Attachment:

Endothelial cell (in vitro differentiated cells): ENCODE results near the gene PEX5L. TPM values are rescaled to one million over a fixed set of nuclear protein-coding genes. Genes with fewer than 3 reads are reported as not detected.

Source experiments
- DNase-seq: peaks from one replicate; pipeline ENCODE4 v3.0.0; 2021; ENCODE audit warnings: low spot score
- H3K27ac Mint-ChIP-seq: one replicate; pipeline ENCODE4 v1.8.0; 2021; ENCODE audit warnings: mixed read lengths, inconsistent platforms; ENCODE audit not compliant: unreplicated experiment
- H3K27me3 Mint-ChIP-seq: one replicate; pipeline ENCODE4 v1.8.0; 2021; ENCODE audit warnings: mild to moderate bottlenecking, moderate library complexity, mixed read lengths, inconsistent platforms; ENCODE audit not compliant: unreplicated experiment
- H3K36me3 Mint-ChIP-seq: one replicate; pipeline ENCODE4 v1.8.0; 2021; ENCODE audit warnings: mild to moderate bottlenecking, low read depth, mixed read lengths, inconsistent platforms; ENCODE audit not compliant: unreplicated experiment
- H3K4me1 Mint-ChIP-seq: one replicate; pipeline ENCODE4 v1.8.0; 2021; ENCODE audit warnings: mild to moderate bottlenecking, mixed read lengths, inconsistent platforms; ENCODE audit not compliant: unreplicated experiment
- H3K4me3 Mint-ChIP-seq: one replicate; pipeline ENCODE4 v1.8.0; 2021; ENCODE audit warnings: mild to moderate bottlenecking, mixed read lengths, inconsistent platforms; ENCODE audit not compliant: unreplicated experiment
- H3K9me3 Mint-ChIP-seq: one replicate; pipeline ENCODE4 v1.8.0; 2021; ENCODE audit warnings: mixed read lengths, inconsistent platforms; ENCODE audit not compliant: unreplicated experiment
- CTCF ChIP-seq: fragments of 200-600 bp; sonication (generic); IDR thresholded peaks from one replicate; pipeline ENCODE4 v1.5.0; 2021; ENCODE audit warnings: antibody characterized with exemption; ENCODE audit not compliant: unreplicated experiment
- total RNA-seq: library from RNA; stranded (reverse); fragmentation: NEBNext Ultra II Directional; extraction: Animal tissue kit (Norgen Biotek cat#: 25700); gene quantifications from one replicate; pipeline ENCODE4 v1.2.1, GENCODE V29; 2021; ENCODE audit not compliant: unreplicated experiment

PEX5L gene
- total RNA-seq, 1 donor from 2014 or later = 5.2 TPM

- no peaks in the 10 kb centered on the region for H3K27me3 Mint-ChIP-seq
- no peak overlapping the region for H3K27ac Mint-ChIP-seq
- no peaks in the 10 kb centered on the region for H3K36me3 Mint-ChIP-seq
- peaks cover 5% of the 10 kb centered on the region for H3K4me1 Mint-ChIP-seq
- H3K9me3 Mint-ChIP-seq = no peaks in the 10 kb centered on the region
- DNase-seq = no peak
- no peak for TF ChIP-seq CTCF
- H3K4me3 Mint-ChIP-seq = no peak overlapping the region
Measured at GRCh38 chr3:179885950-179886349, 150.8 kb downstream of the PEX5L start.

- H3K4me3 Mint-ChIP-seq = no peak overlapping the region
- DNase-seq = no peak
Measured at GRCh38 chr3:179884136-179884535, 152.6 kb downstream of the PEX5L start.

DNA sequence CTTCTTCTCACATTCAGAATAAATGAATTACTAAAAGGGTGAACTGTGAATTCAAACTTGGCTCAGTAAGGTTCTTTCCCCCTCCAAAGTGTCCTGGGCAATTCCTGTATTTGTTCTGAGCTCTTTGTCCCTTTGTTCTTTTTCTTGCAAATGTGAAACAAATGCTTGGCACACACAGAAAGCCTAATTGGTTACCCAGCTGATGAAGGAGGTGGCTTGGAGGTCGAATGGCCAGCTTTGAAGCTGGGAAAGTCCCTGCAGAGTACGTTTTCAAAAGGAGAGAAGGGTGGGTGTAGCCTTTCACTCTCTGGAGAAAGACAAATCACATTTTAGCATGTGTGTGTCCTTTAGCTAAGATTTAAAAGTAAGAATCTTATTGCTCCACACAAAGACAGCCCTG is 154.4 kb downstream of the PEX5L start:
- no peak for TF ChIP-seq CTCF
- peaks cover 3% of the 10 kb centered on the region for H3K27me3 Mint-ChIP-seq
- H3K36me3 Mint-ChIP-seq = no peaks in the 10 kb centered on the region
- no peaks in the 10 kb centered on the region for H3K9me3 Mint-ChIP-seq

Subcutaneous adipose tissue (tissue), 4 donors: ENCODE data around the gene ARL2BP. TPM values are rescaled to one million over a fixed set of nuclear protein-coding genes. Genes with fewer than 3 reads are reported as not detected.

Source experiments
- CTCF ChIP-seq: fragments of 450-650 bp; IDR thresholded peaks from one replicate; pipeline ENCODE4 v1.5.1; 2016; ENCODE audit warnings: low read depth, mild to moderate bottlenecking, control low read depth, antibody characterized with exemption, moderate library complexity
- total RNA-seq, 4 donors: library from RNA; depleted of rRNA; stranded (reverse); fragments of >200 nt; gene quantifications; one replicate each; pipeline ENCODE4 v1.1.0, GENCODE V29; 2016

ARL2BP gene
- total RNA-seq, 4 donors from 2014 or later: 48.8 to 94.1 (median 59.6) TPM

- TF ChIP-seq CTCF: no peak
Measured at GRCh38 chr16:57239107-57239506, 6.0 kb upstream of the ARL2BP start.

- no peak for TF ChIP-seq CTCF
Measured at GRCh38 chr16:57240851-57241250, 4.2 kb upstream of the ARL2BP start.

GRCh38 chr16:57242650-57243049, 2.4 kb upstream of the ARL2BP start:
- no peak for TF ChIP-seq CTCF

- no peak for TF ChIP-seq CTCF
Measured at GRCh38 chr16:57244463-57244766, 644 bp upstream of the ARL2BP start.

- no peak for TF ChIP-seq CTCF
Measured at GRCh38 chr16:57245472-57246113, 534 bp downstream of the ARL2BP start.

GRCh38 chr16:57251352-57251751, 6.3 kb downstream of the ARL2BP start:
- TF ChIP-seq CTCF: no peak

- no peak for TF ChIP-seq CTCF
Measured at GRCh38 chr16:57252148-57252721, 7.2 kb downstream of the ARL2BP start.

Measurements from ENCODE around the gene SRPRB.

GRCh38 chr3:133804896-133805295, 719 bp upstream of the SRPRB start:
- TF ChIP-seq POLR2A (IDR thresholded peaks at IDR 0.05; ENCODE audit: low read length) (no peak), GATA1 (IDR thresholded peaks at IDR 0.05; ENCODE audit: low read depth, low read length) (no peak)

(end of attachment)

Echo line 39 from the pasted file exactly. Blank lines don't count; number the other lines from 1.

- no peak for TF ChIP-seq CTCF